For the past two years, I’ve been serving as the Peabody Institute representative on the organizing committee for the “Music Anywhere, Anytime” conference, also known by its more official title: International Symposium on Synchronous Distance Learning.
In my view, one of the more insidious terms that often crops up in discussions of experimental music is The Audience. People who talk about The Audience generally seek to appease this mysterious beast, with sacrifices of artistic integrity and psalms in a language they believe their deity will find pleasant and simple to comprehend. I strongly believe that they have the right to compose music in whatever style they find most satisfying, and I will fight for their right to do so.
In his recent book, Truth, Beauty and Goodness Reframed, Howard Gardner—MacArthur Fellow, Harvard professor, and public intellectual associated with the Museum of Modern Art, among other institutions—grapples with some of the most important challenges faced by people who aspire to a life as a moral citizen in a changing world.
In 1995, the Dia Foundation commissioned an internet project from Vitaly Komar and Alex Melamid. These artists created a survey in which they asked participants from various countries what they like most and least in art. The duo then created paintings to these specifications, the Most Wanted and the Most Unwanted paintings for fourteen countries. An additional Komar and Melamid survey about music led to the creation of a Most Wanted and Most Unwanted song by David Soldier.
This summer, I’ve been fortunate enough to spend time at two different artists’ colonies: the Virginia Center for the Creative Arts and the Ragdale Foundation. These communities provide composers and other creative types with a studio, a place to sleep, and meals. I find them to be an ideal place for me to produce new music and to connect with the greater artistic community.
On Sunday, The Guardian newspaper in London published this story, detailing some very sad consequences for the new music community. The flutist Carla Rees, a true friend of experimental music, had her residence burned to the ground, and in the process lost her two cats, 10 flutes—several of which were specifically designed for her—and her library of over 600 scores, including many originals of works commissioned by her and her ensemble, rarescale.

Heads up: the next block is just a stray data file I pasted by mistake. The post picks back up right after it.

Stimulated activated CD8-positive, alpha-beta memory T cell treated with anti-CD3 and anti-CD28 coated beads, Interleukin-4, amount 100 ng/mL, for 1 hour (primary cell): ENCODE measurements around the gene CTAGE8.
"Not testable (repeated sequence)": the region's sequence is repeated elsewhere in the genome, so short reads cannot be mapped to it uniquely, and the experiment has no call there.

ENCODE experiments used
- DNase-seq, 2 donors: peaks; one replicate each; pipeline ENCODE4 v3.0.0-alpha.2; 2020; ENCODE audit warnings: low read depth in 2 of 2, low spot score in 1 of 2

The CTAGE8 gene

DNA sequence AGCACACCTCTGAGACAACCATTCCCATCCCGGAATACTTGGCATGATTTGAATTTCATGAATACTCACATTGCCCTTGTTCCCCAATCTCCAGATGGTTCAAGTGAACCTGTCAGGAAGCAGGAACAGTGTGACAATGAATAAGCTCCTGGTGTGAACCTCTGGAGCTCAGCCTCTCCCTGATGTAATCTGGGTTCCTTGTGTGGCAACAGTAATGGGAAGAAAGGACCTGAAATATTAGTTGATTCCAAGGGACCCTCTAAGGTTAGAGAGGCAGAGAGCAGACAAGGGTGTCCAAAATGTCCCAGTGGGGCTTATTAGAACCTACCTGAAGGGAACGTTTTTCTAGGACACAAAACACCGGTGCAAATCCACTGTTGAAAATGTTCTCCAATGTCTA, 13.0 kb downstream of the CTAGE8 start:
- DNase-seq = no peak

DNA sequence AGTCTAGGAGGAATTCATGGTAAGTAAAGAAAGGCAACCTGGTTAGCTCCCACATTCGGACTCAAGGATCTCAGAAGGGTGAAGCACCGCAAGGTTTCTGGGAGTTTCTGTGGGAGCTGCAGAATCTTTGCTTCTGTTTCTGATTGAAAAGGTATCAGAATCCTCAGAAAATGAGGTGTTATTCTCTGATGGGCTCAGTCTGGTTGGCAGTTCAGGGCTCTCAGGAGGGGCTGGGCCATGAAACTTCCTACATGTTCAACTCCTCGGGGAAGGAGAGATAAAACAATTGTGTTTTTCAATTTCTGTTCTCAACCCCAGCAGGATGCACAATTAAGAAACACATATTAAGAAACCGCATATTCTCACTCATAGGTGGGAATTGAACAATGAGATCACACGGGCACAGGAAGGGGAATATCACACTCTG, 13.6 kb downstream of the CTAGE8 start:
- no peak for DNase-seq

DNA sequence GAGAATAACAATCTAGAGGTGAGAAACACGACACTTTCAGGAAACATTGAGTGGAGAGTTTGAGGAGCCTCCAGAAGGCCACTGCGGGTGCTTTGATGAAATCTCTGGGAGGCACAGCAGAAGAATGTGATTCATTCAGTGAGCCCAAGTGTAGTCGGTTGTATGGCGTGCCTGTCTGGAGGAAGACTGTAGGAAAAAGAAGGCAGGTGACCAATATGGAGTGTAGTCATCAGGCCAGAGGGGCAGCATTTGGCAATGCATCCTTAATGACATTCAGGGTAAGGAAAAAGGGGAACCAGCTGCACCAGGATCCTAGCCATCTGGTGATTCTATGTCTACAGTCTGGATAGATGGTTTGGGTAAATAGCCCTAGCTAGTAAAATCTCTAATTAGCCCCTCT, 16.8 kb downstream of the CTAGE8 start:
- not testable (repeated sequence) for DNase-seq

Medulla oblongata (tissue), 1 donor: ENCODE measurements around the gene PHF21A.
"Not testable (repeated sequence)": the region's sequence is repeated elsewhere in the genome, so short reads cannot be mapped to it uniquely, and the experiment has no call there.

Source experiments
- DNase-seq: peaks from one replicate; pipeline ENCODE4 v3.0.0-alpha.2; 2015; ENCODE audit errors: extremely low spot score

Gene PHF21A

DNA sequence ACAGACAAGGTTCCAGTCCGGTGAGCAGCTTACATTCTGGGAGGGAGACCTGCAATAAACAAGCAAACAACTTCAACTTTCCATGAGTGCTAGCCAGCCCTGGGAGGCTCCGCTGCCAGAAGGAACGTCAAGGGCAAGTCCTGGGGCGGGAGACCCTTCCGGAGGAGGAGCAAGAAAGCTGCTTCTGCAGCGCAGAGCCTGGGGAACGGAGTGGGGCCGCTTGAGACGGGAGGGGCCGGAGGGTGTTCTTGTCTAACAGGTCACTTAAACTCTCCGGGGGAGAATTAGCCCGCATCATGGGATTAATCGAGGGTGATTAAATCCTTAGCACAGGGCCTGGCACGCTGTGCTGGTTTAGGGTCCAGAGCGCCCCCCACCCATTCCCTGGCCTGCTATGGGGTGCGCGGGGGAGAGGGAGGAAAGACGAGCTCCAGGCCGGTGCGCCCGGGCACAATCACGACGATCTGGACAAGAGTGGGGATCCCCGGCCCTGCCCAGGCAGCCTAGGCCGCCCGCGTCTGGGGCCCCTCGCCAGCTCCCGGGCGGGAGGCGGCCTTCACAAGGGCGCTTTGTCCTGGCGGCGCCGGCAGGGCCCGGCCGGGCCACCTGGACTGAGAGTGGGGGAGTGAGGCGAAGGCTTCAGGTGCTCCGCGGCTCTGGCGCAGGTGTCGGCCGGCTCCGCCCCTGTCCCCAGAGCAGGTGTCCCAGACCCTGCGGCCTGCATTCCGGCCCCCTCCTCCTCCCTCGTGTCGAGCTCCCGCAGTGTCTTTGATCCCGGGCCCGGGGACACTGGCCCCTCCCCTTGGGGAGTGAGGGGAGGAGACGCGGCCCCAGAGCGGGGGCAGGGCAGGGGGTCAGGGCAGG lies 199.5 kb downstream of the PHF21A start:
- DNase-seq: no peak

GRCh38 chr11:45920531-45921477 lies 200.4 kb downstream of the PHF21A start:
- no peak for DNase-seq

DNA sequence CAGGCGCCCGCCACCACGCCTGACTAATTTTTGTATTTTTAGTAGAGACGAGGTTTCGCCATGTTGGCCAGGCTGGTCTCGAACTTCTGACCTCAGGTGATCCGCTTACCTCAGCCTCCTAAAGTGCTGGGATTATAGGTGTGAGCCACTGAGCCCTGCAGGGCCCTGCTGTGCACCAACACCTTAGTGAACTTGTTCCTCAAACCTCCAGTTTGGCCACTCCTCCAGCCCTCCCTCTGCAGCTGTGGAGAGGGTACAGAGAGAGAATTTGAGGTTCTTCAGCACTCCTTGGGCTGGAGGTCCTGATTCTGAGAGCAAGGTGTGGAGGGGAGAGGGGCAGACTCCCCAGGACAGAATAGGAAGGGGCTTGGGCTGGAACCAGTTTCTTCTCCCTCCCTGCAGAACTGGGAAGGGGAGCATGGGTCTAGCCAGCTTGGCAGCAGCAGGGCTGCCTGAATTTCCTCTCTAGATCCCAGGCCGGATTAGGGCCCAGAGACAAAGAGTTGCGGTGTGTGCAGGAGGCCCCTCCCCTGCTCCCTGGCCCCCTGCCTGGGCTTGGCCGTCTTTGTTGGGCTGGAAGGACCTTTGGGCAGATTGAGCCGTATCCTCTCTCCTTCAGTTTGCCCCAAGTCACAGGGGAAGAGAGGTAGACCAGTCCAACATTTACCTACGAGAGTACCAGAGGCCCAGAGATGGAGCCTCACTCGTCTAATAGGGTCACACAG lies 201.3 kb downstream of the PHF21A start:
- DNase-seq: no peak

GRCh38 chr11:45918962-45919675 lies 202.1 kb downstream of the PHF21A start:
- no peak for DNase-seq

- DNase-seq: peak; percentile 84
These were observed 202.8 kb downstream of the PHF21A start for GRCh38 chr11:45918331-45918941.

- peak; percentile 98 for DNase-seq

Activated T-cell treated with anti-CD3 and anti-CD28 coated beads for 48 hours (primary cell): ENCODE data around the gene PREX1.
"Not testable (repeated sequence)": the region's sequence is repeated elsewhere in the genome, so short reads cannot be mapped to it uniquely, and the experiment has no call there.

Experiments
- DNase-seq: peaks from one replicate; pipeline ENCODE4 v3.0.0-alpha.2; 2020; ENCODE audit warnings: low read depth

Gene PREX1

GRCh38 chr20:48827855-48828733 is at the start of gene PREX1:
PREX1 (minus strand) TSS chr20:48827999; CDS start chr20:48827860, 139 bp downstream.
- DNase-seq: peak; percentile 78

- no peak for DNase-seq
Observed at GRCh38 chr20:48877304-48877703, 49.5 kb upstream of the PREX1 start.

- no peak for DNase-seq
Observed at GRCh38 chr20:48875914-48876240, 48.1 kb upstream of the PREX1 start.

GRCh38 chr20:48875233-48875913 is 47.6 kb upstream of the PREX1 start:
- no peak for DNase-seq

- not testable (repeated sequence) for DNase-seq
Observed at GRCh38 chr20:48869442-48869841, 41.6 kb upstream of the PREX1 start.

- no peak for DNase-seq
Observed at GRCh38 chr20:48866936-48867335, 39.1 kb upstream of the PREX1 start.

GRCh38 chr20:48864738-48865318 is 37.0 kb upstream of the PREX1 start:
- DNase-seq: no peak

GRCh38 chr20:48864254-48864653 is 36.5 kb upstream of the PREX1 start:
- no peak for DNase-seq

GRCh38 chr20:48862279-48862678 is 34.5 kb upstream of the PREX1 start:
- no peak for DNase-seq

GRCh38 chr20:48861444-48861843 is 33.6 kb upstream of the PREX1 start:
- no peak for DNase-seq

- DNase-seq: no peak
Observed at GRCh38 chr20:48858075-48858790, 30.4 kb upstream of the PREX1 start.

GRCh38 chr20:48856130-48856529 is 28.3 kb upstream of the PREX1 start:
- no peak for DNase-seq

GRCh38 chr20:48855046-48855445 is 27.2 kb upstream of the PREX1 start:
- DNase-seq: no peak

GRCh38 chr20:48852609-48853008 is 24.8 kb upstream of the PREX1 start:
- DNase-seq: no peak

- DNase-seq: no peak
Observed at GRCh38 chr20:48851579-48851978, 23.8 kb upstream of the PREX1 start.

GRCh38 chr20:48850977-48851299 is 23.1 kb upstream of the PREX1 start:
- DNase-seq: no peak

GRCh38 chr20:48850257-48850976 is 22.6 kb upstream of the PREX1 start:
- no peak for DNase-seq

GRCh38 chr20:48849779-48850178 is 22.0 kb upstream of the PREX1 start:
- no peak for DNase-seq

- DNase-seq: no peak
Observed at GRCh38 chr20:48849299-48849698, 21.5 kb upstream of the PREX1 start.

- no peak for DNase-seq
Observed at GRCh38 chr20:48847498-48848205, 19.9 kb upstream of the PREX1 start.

One of the more satisfying aspects of being part of a music faculty as a full-time job is the fact that there’s always room to improve and new challenges to be met. I have a colleague who’s been teaching keyboard skills for roughly 40 years, who told me a few years ago that she finally found a better way to help students master a concept that had been part of the curriculum for her entire tenure. I am still inspired by her example.
Last week, I finally made the pilgrimage to Mass MoCA to see their exhibitions and to hear performances from the Bang on a Can Summer Music Festival. It was inspiring to hear experimental music in the same room as a giant Joseph Beuys sculpture, drawing clear associations between the musical and visual arts of our time. This cross-pollination—which extends beyond the simple act of performing in a gallery space to include installation pieces by BoaC artists—can help call attention to experimental music’s place among the contemporary arts.
Last week in this space, I professed my love for endings that don’t end—those closing moments that imply continuation into infinity and that transcend the boundaries of the performance space. In the spirit of such endings, this week, I’m continuing the discussion of this phenomenon, looking into different aspects of this beautiful artistic conceit.